BY EMMALY WIEDERHOLT; ILLUSTRATION BY LIZ BRENT-MALDONADO
Alexandria Wailes has worked as an actor, director, choreographer, and American Sign Language (ASL) consultant in television, film, music videos, web series, Broadway, and Off Broadway. She toured with the Deaf West Broadway production of Big River, served as the associate choreographer for the Tony-nominated Deaf West production of Spring Awakening, was a member of the Heidi Latsky Dance Company, worked as a museum educator for the Whitney Museum of American Art, and was a teaching artist with Theatre Development Fund and Interactive Drama for Education and Awareness in the Schools Inc.
To learn more about the Discussing Disability in Dance Book Project, visit here!
Image description: Alexandria is depicted from the top of her legs up in mid movement as if she is turning toward the right. Her arms are bent at the elbows. Her right finger is pointed in front of her and her left hand is flat to her side. Her hair flows behind and above her head. She is wearing a white tank top and white pants. Red and blue lines of energy zigzag around her.
How did you get into dance and what have been some highlights in your dance history?
My first exposure to dance was when I was two or three years old. After I contracted and recovered from meningitis at 13 months old, doctors gave my parents several suggestions. One doctor suggested I be placed in dance classes. He said, “It will be good for her balance and physical coordination.” All around the same time, I learned dance, sign language, and obtained speech and auditory hearing training for what I had to work with. I think of the vocabulary of dance as my foundation in communication. My parents told me that once I was introduced to dance classes, that was it, I was taken with it.
For much of my childhood and early teen years, with a few gap years, I went to dance classes on weekends and after school. As a teenager, I decided to reimmerse myself. I had become more conscientious of how I sounded when I was speaking. When I got back into dance, it was very cathartic and freeing. However, I didn’t have the classical ballet body even though I was classically trained. It was an ongoing journey of trying to understand where I fit.
For college, I attended The University of the Arts in Philadelphia, where I was the only Deaf person in the dance department. It was definitely a very interesting and fantastic experience, yet a challenging journey because there was a real culture shock in communication the first year. Let’s back up a bit. While I was in my second year of high school, one of my teachers at Delaware School for the Deaf informed me and my parents about this summer intensive performing arts program at Gallaudet University. It was called the Young Scholars Program and it brought in high schoolers from all over the country. The month-long intensive had a faculty that was predominantly Deaf; this is where I met my first ever professional Deaf dance instructors. I ended up transferring over to the Model Secondary School for the Deaf (MSSD), which is on Gallaudet’s campus, for the last two years of high school. Returning to a predominantly hearing environment for college was challenging, as ASL was not the common language used among my peers and teachers.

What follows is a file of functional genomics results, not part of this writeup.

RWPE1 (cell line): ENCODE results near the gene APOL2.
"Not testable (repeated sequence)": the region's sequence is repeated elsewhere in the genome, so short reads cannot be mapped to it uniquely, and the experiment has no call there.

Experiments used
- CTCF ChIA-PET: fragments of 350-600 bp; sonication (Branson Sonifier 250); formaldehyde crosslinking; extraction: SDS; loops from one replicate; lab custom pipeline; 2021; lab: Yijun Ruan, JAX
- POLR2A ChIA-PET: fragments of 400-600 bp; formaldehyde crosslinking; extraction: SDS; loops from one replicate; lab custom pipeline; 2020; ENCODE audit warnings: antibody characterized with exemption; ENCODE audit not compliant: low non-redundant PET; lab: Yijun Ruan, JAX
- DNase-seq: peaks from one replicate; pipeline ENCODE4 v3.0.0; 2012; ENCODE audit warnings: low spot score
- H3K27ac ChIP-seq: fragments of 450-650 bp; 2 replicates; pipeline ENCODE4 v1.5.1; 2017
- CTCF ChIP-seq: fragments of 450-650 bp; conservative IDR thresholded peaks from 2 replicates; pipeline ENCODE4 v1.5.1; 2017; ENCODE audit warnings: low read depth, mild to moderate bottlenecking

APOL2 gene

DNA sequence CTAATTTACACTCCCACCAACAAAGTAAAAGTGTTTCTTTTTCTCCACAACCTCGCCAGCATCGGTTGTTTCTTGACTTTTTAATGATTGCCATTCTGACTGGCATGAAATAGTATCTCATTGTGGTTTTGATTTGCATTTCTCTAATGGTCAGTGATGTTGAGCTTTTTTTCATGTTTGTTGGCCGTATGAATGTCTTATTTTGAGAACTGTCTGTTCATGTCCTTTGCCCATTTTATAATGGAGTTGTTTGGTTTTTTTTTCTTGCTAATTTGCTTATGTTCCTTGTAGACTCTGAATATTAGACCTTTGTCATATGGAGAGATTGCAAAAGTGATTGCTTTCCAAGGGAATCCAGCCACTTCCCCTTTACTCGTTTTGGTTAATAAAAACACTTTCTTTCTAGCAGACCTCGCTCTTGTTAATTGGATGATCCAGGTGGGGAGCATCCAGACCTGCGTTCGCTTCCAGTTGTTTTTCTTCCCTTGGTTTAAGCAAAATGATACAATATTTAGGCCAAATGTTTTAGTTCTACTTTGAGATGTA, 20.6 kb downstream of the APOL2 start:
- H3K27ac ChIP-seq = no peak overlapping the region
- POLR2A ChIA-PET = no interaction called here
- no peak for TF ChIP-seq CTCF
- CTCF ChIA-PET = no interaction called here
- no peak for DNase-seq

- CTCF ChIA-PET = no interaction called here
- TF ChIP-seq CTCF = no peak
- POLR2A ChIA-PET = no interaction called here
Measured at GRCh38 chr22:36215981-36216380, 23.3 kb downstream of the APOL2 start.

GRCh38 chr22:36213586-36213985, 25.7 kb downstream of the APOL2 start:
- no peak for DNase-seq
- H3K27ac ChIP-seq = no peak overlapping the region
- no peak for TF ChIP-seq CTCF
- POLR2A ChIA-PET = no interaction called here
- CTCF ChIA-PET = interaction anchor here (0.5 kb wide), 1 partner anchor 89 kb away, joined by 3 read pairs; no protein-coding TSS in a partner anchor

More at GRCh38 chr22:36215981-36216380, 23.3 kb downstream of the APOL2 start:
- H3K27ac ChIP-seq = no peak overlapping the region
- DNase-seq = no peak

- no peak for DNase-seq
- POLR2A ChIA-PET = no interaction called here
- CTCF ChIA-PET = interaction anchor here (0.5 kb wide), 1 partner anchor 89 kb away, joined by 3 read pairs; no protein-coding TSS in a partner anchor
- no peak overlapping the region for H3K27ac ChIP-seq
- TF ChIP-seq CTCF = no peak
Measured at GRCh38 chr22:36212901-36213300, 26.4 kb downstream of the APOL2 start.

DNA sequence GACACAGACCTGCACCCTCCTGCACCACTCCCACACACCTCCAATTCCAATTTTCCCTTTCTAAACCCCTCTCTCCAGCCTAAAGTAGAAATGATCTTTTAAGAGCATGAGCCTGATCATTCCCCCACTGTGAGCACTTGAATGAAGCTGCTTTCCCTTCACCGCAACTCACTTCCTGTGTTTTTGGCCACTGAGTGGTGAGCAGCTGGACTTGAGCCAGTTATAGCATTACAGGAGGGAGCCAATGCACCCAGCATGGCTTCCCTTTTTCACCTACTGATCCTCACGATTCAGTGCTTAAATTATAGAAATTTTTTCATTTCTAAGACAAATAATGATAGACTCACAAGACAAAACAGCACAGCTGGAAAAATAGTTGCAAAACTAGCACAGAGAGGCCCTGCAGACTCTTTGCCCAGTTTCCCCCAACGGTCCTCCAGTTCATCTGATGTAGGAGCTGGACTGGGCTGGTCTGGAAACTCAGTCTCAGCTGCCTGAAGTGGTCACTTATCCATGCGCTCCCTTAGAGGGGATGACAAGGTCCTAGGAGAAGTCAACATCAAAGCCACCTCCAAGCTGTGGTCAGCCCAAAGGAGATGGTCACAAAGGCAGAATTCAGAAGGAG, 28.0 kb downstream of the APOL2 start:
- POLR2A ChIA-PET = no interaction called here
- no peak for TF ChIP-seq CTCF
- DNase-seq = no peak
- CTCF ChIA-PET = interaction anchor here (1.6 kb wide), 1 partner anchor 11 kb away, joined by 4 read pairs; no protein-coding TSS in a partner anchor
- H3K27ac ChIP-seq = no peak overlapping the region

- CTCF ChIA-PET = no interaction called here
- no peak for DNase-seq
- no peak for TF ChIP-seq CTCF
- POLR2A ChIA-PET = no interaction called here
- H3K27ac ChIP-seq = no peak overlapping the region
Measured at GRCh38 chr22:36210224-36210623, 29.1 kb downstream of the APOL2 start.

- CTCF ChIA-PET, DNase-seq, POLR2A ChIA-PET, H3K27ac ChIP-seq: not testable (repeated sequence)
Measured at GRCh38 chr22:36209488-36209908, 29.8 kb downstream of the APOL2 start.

During those years, there were many highlights. Thanks to the strong performing arts program at MSSD, I performed in Senegal. During and after college, I performed with a group from Washington DC in Japan, India, and Romania.
I got into choreography after college. It’s difficult auditioning and going to dance classes when you don’t have money and are barely paying the rent, even with roommates. That’s when I started venturing into acting, directing, and choreographing. In 2002, I choreographed for and performed with a collective of dancers in Washington DC called Pentimento for Deaf Way II International Arts Festival. It was called Pentimento based on the idea of an oil painting, how new layers can be added and then stripped off to reveal the backstory of the canvas. It was a short-lived company as the members were from around the country and world.
Over the course of 20 years, my work as a teaching artist, choreographer, actor, dancer, and director has enriched my journey as an artist. I taught workshops on contemporary dance and hip hop with high school students. I worked with the Heidi Latsky Dance company for a few years and ended up performing at American Dance Festival in my late 30s, which goes to show it is never too late! I worked as the associate choreographer on the Deaf West production Broadway revival of Spring Awakening. My latest collaboration as a choreographer was with Spellbound Theatre which focuses on immersive theater for babies, toddlers, and their guardians.
How would you describe your current dance practice?
Full disclosure: I’m not dancing as much as I used to. I haven’t been able to afford taking dance classes, and much of my schedule has been focused on artistic sign language consulting and directing for the stage, TV, and film. Unfortunately, that means a lot of time sitting on the creative’s side of the table working with my colleagues and with the actors. Despite not actively dancing as much, my inherent sensibility of movement has informed many of my choices made in productions that incorporate ASL. A lot of the work I do with the actors is watching and supporting them in how to be, move, and use space while signing.
I work as the director of artistic sign language. The job used to be called an ASL consultant or a sign master. It’s a combination of choreography and dialect coaching. It’s often confused with interpreting, which it is not. An interpreter facilitates communication between a non-ASL user and an ASL user. A director of artistic sign language is completely focused on the authenticity of the storytelling, the sign choices made by the director, actors, and other members of the creative team, basically how language lives in and on the body. For example, if you have one Deaf character in a piece and everyone else is hearing, how do they interact? I explore those possibilities. Because sign language is very physical and spatial, my work in artistic sign language is informed by my dance history.